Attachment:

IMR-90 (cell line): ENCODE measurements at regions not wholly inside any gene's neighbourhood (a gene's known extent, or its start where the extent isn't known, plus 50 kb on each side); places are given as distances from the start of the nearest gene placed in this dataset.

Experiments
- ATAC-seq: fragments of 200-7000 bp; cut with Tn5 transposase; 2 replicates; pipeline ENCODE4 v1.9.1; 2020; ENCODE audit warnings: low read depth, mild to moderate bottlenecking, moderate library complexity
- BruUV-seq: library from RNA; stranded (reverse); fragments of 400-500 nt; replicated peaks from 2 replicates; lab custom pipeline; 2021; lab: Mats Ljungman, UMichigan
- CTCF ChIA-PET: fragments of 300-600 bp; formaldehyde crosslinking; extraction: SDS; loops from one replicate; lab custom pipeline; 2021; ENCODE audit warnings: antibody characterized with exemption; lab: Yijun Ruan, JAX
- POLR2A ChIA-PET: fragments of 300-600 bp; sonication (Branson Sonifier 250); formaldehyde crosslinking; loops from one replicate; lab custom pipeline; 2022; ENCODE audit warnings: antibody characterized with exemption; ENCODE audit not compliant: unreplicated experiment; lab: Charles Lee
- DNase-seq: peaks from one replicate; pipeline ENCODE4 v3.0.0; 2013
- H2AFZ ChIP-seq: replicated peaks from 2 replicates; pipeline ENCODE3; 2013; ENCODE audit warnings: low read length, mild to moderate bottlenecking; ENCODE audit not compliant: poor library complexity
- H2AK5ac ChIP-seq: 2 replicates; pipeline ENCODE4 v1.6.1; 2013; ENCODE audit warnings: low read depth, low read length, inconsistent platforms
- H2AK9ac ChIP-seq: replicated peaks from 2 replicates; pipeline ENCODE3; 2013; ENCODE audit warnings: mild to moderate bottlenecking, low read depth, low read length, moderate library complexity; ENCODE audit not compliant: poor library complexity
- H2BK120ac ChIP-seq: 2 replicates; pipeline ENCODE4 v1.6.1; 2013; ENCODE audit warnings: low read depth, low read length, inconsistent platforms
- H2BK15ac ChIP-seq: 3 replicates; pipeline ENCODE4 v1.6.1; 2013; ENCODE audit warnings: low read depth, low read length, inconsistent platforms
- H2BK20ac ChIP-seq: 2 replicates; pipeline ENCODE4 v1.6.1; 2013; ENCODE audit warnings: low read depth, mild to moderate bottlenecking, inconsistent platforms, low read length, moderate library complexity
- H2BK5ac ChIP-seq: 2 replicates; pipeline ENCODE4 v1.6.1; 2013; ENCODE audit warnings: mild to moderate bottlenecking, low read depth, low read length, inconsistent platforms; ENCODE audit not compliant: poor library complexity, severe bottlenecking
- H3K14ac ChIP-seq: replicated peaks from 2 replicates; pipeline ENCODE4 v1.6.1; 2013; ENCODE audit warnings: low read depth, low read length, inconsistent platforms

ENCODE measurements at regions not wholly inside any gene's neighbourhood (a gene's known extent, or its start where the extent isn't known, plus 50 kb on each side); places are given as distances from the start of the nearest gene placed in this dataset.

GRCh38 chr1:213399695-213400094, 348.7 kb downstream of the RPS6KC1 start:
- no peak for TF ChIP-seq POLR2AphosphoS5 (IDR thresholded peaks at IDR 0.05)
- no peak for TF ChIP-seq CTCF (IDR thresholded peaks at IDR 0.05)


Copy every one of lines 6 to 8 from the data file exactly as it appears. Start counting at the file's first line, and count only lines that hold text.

- POLR2A ChIA-PET: fragments of 300-600 bp; sonication (Branson Sonifier 250); formaldehyde crosslinking; loops from one replicate; lab custom pipeline; 2022; ENCODE audit warnings: antibody characterized with exemption; ENCODE audit not compliant: unreplicated experiment; lab: Charles Lee
- DNase-seq: peaks from one replicate; pipeline ENCODE4 v3.0.0; 2013
- H2AFZ ChIP-seq: replicated peaks from 2 replicates; pipeline ENCODE3; 2013; ENCODE audit warnings: low read length, mild to moderate bottlenecking; ENCODE audit not compliant: poor library complexity